The United Nations (UN) has voted for the first time to publish as a UN ECE standard a new globally consistent and internationally recognised approach to the fire safety of all buildings both old and new which the Royal Institution of Chartered Surveyors (RICS) has helped to shape as part of the International Fire Safety Standards (IFSS) Coalition.
The International Fire Safety Standard Common Principles (IFSS-CP) is an industry-led global response to criticism that differing or no requirements from countries across the world have put the health and well-being of people in jeopardy by creating greater risk of death or injury from fire.
The unprecedented vote at the UN follows the launch of the standard on 5 October 2020 and a parallel presentation, and invites “representatives of national and local Governments and stakeholders to apply the Common Principles to promote the safety of buildings” amid mounting public concern over the regulation and control of fire safety measures following a number of high-profile fires which resulted in lives being lost and property destroyed.
At present, the many contrasting approaches have resulted in significant variations in the design, approval, construction methods, products testing and operation of buildings – all of which vary the probability and outcome of fire depending on the regulatory area.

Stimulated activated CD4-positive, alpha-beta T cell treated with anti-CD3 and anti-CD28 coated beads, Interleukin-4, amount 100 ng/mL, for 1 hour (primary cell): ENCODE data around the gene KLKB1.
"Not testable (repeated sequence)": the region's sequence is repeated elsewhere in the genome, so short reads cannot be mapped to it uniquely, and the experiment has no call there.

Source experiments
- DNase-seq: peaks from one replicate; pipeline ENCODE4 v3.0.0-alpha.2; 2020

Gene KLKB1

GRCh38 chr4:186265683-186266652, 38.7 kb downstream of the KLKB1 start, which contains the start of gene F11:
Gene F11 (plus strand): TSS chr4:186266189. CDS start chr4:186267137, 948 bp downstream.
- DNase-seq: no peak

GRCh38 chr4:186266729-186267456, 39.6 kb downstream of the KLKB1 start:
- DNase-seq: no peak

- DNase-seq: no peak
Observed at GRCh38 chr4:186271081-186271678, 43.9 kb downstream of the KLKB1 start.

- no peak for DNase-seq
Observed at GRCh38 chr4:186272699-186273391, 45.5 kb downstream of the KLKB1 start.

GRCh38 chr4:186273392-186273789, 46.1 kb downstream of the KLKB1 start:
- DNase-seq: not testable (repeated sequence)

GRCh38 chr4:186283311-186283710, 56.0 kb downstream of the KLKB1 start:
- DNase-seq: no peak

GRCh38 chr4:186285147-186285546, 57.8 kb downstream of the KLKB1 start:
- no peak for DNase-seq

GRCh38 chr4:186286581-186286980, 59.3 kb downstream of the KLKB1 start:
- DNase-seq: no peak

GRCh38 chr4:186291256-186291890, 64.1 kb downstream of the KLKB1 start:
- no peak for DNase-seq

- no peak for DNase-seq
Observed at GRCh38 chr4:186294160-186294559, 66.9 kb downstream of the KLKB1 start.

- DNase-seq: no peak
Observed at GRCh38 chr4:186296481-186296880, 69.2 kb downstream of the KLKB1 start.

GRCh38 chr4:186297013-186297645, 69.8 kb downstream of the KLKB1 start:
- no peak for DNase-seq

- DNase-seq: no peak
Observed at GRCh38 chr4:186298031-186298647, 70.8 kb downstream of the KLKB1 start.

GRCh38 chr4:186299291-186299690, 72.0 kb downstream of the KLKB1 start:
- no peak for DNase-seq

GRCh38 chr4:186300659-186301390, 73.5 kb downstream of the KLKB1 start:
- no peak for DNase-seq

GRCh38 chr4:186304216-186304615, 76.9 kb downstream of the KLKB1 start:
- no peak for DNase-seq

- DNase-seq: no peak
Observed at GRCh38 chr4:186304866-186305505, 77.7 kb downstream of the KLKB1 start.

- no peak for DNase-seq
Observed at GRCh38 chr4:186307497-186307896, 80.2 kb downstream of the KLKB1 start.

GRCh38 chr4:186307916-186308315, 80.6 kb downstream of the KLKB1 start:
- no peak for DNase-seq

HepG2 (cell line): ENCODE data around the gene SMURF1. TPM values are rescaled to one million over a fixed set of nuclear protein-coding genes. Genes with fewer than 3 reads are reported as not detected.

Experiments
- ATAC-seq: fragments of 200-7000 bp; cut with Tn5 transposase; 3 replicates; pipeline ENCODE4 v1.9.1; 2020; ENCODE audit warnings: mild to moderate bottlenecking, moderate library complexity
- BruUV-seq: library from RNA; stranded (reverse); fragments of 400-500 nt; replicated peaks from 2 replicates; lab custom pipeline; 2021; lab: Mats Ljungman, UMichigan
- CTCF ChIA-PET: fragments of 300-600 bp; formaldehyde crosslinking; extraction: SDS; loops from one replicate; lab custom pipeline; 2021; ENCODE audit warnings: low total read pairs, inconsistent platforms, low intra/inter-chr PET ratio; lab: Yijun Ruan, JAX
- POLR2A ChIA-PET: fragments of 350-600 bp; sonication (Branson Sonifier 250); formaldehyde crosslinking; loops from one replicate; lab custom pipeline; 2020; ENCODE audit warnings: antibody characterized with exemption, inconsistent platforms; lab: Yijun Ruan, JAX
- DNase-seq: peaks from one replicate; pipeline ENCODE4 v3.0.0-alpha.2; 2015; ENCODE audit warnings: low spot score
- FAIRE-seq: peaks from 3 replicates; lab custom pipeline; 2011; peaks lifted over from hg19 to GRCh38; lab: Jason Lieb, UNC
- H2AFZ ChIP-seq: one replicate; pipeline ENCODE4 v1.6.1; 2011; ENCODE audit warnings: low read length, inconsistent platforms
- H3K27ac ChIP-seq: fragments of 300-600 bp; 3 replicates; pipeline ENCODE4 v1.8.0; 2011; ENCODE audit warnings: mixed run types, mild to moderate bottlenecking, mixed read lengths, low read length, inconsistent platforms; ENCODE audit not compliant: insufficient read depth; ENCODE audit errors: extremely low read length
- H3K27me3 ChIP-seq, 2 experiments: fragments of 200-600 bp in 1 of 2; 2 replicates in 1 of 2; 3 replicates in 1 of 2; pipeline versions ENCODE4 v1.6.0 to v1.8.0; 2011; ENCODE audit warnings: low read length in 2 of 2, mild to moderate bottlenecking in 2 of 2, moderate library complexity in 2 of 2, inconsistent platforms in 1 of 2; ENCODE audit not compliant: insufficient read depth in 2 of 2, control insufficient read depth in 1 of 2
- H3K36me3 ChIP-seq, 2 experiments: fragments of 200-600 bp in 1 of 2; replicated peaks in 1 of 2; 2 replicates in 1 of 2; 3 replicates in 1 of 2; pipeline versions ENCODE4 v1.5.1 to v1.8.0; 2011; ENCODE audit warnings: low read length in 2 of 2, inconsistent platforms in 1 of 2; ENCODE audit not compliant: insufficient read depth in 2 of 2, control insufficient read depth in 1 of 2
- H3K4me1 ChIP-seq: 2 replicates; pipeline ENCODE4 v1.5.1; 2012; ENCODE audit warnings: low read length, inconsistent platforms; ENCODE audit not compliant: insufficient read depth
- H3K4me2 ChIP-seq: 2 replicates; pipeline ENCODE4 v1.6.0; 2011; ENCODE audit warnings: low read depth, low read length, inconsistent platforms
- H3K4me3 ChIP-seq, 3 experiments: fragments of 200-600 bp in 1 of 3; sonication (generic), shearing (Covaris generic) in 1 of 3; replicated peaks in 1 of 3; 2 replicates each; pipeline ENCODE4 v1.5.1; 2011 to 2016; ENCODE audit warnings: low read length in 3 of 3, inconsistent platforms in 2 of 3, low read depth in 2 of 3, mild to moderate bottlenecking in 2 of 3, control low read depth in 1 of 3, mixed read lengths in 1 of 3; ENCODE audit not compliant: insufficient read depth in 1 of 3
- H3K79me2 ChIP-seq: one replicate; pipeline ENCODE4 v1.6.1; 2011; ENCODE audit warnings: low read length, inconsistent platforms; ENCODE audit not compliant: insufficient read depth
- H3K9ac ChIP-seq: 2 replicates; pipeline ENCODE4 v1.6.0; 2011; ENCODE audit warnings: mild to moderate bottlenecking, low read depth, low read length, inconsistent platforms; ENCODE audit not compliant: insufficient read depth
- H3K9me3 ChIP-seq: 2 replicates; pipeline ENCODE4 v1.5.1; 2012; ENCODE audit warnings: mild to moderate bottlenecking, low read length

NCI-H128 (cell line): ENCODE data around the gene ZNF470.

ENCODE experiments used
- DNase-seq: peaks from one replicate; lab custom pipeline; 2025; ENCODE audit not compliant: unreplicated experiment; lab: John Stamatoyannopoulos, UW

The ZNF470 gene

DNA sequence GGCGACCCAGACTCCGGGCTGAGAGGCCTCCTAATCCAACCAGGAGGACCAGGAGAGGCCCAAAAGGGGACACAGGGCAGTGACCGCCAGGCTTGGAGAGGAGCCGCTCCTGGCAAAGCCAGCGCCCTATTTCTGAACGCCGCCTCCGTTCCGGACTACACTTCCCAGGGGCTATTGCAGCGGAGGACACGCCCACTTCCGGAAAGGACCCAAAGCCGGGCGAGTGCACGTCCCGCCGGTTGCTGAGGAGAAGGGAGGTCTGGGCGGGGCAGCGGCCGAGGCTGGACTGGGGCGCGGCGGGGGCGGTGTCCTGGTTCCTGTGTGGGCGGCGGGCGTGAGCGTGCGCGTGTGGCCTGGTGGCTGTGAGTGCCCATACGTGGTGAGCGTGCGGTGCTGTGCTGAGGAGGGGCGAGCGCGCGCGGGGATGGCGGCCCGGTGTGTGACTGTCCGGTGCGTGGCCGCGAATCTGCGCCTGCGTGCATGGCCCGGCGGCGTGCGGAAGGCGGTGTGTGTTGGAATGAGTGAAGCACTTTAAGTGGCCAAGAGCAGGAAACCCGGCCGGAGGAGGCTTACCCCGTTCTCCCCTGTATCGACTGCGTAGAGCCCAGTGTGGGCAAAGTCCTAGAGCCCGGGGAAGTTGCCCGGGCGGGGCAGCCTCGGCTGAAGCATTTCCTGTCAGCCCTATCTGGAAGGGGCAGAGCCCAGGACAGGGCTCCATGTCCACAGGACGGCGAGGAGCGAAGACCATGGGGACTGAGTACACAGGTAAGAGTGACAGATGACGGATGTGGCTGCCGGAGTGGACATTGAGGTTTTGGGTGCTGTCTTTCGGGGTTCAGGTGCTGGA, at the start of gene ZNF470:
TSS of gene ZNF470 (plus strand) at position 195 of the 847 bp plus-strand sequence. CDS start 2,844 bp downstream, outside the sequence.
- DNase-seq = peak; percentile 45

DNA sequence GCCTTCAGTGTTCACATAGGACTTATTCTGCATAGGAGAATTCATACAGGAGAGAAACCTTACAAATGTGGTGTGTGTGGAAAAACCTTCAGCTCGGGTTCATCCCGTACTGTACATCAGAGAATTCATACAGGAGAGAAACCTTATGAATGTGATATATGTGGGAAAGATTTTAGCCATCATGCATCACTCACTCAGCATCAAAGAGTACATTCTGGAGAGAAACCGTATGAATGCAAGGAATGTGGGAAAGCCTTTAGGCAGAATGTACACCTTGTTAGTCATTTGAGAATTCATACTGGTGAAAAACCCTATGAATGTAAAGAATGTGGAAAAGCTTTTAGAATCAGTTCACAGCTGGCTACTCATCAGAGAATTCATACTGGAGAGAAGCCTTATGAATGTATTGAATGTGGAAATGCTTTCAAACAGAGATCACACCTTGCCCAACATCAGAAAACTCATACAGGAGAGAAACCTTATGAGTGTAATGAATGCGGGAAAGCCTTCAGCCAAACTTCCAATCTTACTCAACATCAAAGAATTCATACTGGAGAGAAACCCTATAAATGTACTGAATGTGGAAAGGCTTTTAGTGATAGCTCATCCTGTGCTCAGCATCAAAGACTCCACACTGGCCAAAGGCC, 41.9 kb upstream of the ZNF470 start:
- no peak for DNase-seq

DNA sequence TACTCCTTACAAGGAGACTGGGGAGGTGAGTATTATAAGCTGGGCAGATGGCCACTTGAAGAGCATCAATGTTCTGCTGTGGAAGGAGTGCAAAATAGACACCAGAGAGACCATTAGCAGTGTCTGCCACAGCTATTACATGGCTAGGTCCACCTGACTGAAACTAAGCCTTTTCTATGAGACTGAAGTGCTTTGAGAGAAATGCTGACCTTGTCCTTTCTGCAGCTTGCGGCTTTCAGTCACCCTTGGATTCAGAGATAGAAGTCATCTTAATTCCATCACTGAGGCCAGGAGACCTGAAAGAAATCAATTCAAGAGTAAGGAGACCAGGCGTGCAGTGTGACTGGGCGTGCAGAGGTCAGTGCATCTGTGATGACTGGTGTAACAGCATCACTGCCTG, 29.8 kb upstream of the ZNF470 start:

The implementation of a new common approach to design, construction and building management aims to help restore public confidence in fire safety and, ultimately, underpin an improved quality of life that’s in line with the UN’s own sustainable development goals.
Gary Strong, global building standards director at the RICS and chair of the IFSS Coalition, said: “The UN’s endorsement of our approach to fire safety follows two years of hard work from those who make up our coalition. It’s a seminal moment for the public interest and for Governments worldwide who want to keep their citizens safe.”
Strong continued: “By ensuring a clear and consistent approach which puts fire safety at the heart of buildings whether located in Mumbai, Cairo or London, we can help save lives and drive down the risk of serious injury or death from devastating fires.”
The standard delivers a clear performance-based framework that applies to all stages of a building’s lifecycle (from design, construction and in use through to change and eventual demolition.
That framework can be defined as follows:
*Prevention: Safeguarding against the outbreak of fire and/or limiting its effects
*Detection and Communication: Investigating and discovering fire followed by informing occupants and the Fire and Rescue Service
*Occupant Protection: Facilitating occupant avoidance of (and escape from) the effects of fire
*Containment: Limiting of fire and all its consequences to as small an area as possible
*Extinguishment: Suppressing of fire and protection of the surrounding environment
Source – FSM